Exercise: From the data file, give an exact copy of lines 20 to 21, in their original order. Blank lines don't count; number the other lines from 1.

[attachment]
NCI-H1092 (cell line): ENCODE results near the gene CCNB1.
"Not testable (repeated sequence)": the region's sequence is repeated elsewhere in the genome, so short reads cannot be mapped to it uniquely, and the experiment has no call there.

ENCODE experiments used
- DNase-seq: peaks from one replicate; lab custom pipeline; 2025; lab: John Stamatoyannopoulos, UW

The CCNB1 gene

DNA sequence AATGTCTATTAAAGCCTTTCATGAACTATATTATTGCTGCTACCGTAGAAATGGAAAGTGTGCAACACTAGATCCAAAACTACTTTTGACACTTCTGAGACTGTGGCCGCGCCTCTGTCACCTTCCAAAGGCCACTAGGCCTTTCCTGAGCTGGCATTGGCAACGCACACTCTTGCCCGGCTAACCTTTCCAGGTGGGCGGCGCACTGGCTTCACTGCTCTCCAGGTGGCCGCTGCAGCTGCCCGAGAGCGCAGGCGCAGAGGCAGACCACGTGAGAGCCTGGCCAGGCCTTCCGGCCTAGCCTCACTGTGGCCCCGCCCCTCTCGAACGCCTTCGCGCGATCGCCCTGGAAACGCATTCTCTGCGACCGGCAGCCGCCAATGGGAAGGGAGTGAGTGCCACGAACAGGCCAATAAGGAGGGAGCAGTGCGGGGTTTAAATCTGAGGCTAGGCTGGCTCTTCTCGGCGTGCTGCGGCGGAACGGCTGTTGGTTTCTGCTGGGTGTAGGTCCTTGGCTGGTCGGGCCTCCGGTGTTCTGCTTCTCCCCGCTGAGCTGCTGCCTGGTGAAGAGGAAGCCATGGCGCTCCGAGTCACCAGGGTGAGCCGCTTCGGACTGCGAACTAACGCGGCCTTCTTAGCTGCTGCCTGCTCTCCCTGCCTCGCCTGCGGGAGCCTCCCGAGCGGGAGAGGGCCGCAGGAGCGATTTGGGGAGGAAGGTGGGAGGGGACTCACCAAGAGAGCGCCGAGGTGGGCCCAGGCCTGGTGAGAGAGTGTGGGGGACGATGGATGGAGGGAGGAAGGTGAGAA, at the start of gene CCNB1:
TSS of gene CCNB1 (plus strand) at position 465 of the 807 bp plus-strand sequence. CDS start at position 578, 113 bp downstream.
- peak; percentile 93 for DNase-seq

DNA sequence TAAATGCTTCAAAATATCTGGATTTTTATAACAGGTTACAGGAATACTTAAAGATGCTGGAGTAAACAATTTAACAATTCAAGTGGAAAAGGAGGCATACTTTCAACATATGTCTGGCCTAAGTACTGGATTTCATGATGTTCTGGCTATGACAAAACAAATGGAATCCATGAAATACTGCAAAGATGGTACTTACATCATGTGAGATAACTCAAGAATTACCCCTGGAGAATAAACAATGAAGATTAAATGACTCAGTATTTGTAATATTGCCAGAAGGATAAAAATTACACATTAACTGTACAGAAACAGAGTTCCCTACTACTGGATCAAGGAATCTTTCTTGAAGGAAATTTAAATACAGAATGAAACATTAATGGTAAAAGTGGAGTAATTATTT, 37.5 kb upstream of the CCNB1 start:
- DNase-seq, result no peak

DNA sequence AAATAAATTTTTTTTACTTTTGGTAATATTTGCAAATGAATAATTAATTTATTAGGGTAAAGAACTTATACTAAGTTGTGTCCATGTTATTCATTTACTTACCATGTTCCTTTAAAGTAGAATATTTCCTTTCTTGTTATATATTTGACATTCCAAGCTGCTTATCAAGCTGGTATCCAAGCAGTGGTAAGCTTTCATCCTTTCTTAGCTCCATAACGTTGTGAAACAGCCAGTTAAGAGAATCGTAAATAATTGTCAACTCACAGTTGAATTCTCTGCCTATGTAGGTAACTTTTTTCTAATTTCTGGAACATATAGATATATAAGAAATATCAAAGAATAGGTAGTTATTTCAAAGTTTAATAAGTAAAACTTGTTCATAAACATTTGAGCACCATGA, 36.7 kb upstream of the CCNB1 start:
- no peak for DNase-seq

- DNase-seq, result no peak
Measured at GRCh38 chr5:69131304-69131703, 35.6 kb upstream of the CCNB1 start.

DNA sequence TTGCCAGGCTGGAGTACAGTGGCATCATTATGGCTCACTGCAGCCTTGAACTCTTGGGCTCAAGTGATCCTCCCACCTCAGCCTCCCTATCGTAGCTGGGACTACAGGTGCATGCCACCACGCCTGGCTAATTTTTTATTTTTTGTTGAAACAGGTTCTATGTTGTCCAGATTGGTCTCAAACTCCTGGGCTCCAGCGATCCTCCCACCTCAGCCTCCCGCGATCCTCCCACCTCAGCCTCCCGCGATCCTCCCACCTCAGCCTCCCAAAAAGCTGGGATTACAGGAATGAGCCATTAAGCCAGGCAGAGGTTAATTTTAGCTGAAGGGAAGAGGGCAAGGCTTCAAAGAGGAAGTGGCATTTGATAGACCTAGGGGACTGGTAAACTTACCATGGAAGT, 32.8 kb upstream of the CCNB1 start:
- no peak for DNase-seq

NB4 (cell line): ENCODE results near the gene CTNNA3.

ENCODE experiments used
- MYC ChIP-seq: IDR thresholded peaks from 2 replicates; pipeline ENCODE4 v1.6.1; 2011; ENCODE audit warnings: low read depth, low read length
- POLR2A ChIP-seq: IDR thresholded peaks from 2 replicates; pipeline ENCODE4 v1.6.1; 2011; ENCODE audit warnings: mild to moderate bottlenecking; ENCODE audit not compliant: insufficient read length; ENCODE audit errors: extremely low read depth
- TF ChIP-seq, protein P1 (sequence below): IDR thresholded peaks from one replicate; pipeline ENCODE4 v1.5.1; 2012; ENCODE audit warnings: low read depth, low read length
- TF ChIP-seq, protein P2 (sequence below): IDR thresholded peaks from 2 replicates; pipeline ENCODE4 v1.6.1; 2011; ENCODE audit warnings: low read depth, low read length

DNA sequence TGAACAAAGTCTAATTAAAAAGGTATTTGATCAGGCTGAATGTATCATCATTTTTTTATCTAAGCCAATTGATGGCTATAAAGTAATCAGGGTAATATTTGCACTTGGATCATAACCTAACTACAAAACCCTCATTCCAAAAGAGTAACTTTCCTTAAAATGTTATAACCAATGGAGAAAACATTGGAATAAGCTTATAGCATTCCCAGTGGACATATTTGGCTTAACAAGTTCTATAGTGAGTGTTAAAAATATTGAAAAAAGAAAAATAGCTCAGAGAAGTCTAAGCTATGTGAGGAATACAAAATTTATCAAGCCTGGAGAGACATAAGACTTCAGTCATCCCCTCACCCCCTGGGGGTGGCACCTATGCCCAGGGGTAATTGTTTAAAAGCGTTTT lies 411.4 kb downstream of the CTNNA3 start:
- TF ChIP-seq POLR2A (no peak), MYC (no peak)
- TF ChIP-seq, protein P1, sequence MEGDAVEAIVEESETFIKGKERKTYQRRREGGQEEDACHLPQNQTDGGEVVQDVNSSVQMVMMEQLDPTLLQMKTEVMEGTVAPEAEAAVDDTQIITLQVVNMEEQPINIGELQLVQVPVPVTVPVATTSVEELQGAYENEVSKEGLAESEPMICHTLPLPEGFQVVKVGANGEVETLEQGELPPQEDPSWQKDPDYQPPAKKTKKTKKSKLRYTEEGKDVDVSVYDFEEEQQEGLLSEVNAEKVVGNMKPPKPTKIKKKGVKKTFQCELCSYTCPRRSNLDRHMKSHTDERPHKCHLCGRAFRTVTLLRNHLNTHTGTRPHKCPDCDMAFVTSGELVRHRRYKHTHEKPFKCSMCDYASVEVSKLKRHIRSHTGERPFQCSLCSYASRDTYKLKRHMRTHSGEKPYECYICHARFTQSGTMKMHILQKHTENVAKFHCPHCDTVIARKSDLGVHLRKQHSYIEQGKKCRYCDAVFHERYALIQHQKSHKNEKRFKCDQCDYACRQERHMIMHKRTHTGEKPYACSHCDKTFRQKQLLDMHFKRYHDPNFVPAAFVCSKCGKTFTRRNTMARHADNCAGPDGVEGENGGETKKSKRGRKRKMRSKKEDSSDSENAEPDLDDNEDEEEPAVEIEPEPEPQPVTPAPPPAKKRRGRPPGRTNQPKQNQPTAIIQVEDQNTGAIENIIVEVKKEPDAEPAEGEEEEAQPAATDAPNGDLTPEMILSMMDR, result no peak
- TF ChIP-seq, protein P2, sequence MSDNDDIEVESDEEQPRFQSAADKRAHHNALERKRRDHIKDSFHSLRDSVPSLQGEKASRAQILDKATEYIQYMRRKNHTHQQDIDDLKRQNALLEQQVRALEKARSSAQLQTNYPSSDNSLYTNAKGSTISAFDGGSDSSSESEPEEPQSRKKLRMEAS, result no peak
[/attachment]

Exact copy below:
- POLR2A ChIP-seq: IDR thresholded peaks from 2 replicates; pipeline ENCODE4 v1.6.1; 2011; ENCODE audit warnings: mild to moderate bottlenecking; ENCODE audit not compliant: insufficient read length; ENCODE audit errors: extremely low read depth
- TF ChIP-seq, protein P1 (sequence below): IDR thresholded peaks from one replicate; pipeline ENCODE4 v1.5.1; 2012; ENCODE audit warnings: low read depth, low read length